District Court Limits the Use of State Secrets Privilege in Warrantless Wiretapping
By Kathryn Freund – Edited by Davis Doherty
Al-Haramain Islamic Found., Inc. v. Obama, No. 07-0109 (N.D. Cal., Mar. 31, 2010)
Memorandum of Decision and Order (hosted by Electronic Frontier Foundation)
The District Court for the Northern District of California granted summary judgment for the plaintiffs, the defunct Al-Haramain Islamic Foundation and the charity’s two attorneys, finding that they presented sufficient non-classified evidence to hold the government liable for electronic surveillance without a warrant in violation of the Foreign Intelligence Surveillance Act (“FISA”). 50 U.S.C. §§ 1801–71.
Chief Judge Walker rejected the government’s argument that the Executive can invoke the State Secrets Privilege (“SSP”) to conceal the existence of a FISA warrant, and thus preclude a case the Executive believes would compromise national security. Instead, the government bore the burden of proving the existence of a FISA warrant once the plaintiffs established sufficient evidence of electronic surveillance. The court argued that Congress enacted FISA to impose judicial review of surveillance that the Executive cannot avoid by invoking the SSP. In addition, Congress established a procedure under section 1806(f) allowing the government to show the legality of particular instances of surveillance — a procedure the government did not use in this case.
The San Francisco Examiner and Electronic Frontier Foundation provide an overview of the case and the Terrorist Surveillance Program under which the National Security Agency wiretapped Plaintiffs. The New York Times Editorial page views the court’s holding that FISA preempts the SSP as a step in the right direction in the fight against warrantless wiretapping. Wired questions whether the decision will be upheld if appealed.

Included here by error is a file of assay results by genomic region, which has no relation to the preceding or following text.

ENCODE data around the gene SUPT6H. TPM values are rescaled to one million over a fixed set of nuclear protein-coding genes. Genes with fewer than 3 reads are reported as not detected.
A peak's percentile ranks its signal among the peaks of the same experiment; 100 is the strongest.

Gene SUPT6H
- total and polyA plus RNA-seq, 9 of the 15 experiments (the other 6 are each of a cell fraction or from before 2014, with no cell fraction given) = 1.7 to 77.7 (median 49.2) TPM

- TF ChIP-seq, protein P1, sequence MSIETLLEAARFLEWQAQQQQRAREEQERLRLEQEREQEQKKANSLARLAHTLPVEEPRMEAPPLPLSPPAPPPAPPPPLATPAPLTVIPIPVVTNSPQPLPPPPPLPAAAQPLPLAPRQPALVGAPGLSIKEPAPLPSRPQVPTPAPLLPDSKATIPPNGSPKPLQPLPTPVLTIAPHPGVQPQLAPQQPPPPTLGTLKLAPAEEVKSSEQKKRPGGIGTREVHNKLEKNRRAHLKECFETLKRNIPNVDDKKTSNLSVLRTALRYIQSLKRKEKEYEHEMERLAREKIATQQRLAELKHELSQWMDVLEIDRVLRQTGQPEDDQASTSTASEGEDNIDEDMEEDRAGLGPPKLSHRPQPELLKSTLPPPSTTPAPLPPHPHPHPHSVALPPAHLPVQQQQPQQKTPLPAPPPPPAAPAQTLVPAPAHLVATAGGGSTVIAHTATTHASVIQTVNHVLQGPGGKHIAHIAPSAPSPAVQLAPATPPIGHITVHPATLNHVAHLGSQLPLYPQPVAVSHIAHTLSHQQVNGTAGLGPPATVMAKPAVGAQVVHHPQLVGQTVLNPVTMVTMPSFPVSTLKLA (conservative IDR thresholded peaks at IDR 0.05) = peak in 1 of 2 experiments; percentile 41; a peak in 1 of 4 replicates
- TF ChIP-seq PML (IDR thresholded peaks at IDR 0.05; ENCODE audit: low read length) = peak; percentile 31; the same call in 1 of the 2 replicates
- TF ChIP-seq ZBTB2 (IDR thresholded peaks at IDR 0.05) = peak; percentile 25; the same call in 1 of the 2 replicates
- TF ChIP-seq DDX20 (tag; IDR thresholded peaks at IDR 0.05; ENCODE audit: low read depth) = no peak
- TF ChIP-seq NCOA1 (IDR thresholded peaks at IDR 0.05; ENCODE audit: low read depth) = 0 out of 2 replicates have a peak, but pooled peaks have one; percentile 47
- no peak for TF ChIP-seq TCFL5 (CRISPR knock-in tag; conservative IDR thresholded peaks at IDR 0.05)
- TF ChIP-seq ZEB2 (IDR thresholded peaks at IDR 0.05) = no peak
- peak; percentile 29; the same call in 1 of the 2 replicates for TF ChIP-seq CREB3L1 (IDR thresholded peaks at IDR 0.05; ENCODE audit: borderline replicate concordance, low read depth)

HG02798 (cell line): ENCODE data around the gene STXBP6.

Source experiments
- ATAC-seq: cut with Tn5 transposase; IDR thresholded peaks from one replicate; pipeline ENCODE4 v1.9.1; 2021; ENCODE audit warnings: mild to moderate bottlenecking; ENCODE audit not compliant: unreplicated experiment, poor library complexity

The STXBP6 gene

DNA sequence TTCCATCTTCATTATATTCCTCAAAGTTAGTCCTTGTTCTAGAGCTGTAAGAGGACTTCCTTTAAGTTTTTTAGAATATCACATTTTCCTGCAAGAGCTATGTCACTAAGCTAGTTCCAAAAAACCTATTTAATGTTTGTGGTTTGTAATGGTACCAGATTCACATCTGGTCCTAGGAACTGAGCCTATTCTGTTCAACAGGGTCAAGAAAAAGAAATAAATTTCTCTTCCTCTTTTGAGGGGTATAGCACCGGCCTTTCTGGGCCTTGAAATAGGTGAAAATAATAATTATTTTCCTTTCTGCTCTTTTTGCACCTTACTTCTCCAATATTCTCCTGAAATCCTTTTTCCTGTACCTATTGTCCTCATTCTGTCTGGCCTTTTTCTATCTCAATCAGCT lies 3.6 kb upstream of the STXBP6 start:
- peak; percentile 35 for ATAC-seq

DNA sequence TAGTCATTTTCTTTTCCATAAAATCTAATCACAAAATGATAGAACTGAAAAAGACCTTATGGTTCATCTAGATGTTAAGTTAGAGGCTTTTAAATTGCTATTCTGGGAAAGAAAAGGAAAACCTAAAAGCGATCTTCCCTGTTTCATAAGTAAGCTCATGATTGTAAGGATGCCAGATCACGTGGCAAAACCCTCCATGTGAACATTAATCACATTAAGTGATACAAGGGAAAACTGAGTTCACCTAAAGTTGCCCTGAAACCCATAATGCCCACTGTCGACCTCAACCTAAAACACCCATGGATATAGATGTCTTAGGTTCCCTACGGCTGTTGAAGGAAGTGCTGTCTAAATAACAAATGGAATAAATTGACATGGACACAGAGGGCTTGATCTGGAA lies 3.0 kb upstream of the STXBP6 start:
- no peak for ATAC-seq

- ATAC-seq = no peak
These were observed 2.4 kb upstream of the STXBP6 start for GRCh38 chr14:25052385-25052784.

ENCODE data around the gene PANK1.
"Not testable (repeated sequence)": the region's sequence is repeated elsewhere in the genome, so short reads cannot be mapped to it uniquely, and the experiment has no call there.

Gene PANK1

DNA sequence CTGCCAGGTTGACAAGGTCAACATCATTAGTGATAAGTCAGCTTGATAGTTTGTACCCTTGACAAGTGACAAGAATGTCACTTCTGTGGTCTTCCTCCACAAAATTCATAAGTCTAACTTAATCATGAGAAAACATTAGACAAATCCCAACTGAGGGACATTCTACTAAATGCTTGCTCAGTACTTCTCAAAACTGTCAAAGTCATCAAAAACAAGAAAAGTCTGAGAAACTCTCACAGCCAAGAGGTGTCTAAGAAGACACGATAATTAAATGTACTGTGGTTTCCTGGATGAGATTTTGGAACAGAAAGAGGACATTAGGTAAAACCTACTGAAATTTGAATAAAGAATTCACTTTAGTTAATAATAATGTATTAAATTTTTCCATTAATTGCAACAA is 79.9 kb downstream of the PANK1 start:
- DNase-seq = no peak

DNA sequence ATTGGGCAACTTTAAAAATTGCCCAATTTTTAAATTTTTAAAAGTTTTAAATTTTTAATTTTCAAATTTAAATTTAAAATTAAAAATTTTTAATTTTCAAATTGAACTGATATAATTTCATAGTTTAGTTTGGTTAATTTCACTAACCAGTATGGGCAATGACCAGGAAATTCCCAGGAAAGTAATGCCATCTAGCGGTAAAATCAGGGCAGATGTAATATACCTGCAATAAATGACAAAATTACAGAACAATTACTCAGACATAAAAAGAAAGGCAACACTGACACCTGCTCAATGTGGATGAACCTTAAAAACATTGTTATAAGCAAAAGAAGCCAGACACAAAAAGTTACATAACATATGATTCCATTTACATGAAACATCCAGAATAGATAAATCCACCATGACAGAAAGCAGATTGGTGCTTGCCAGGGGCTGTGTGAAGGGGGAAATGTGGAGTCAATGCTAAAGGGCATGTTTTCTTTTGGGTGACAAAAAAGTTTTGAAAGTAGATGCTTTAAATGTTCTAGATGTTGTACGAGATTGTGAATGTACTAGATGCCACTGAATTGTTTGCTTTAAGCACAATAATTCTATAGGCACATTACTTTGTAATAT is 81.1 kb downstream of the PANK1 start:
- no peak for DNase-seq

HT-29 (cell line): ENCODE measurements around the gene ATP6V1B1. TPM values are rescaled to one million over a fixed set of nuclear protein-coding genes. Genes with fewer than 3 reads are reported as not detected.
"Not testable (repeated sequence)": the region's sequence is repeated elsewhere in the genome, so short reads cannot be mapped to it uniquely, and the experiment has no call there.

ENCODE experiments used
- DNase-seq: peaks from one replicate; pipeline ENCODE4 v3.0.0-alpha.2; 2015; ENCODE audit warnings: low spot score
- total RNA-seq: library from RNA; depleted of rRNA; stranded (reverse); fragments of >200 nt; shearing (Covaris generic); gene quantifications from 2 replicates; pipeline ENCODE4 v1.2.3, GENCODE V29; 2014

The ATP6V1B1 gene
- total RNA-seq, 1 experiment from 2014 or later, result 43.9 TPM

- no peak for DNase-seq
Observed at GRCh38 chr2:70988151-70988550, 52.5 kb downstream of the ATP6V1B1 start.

After the Treasury Department declared Al-Haramain a terrorist organization in 2004, the government wiretapped conversations between Al-Haramain’s two attorneys in Oregon and an Al-Haramain officer in Saudi Arabia. Al-Haramain learned of the surveillance when the government mistakenly sent a classified document detailing the wiretapping to the two attorneys. The plaintiffs originally based their claims against the government on this document, but the government successfully convinced the court to declare the document classified under the SSP. The plaintiffs’ amended complaint alleged warrantless electronic surveillance based on non-classified evidence.
The court rejected the government’s argument that sufficient evidence could only be shown by the sealed document, and held “[p]laintiffs must — and have — put forward enough evidence to establish a prima facie case that they were subjected to warrantless electronic surveillance” through public documents. The court also rejected the government’s argument that under SSP it did not have to produce a FISA warrant or otherwise show the wiretapping was legal. The court reasoned that under the government’s “overreaching” theory the Executive could “freely employ the SSP to evade FISA.” Chief Judge Walker went on to say the government could have used FISA section 1806(f) or produced a FISA warrant instead of relying upon the SSP to show the necessity of the wiretapping against the plaintiffs. Since the government failed to take either of these steps, the court concluded “there was no such warrant for electronic surveillance,” rendering the wiretapping illegal.
Al-Haramain is the first decision concerning evidence of specific surveillance of American citizens instead of the legality of the overall surveillance program. Since Al-Haramain was the last case from the Terrorist Surveillance Program that ended in 2007, and Congress passed amendments to FISA in 2008 allowing warrantless wiretapping, the holding of the case may have limited effect on other electronic surveillance cases. However, by holding that the government cannot invoke the SSP to avoid FISA requirements because the Act established judicial review, the decision may factor into the upcoming challenges of the 2008 amendments. The district court’s narrow construction of the SSP limits the Executive’s ability to invoke the doctrine to avoid FISA or judicial review of wiretapping.